An eclipse of the Sun happens when the New Moon moves between the Sun and Earth, blocking out the Sun’s rays and casting a shadow on parts of Earth. The Moon’s shadow is not big enough to engulf the entire planet, so the shadow is always limited to a certain area (see map illustrations below). This area changes during the course of the eclipse because the Moon and Earth are in constant motion: Earth continuously rotates around its axis while it orbits the Sun, and the Moon orbits Earth. This is why solar eclipses seem to travel from one place to another.
Types of Solar Eclipses
There are 4 different types of solar eclipses. How much of the Sun’s disk is eclipsed, the eclipse magnitude, depends on which part of the Moon’s shadow falls on Earth.
- Partial solar eclipses occur when the Moon only partially obscures the Sun’s disk and casts only its penumbra on Earth.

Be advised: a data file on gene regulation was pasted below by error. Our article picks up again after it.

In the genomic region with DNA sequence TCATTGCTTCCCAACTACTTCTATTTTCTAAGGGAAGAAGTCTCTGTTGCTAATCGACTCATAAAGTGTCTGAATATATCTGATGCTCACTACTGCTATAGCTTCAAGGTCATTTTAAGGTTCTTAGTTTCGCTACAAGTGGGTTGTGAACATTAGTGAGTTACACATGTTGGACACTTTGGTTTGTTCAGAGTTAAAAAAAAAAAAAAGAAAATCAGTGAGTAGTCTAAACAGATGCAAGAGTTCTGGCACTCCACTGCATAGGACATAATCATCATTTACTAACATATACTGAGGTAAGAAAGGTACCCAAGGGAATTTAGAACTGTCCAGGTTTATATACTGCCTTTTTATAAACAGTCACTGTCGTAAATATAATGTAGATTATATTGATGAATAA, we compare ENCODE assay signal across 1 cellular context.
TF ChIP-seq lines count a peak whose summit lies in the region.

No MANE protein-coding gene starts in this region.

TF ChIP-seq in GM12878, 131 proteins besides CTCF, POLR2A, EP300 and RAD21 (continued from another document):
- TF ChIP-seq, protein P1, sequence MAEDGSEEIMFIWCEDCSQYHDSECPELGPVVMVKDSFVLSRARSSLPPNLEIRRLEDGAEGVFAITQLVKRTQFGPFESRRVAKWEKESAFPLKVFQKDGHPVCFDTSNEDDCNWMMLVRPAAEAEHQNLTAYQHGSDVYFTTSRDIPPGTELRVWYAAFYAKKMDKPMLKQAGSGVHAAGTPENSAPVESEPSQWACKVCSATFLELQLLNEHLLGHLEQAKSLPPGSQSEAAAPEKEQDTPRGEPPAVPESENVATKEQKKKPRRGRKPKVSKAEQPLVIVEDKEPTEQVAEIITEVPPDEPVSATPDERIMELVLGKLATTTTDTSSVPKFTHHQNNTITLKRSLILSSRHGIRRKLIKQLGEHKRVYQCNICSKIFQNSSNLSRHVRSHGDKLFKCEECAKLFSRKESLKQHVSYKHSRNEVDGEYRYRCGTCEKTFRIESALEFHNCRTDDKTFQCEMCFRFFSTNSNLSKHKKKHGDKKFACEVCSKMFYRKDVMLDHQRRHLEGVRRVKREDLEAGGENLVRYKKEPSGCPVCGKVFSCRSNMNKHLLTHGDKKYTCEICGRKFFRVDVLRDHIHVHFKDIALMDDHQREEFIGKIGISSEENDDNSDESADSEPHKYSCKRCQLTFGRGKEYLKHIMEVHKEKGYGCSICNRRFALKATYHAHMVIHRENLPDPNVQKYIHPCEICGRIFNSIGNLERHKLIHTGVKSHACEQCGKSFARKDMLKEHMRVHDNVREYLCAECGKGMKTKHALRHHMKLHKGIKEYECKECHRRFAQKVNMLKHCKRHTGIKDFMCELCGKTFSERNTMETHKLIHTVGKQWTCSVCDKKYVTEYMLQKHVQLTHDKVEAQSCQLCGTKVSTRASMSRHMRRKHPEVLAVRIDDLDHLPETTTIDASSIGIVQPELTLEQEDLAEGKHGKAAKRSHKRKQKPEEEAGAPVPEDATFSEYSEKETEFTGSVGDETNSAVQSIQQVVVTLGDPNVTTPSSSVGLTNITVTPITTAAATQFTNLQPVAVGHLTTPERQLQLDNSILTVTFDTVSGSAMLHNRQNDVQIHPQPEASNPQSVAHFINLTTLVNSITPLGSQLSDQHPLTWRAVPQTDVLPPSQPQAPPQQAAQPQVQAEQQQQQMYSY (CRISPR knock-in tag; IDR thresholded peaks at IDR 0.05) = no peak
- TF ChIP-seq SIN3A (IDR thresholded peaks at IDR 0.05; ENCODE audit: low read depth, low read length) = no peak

- Annular solar eclipses take place when the Moon’s disk is not big enough to cover the entire disk of the Sun, and the Sun’s outer edges remain visible to form a ring of fire in the sky. An annular eclipse of the Sun takes place when the Moon is near apogee, and the Moon’s antumbra falls on Earth.
- Total solar eclipses happen when the Moon completely covers the Sun, and it can only take place when the Moon is near perigee, the point of the Moon’s orbit closest to Earth. You can only see a total solar eclipse if you’re in the path where the Moon’s casts its darkest shadow, the umbra.
- Hybrid Solar Eclipses, also known as annular-total eclipses, are the rarest type. They occur when the same eclipse changes from an annular to a total solar eclipse, and/or vice versa, along the eclipse’s path.
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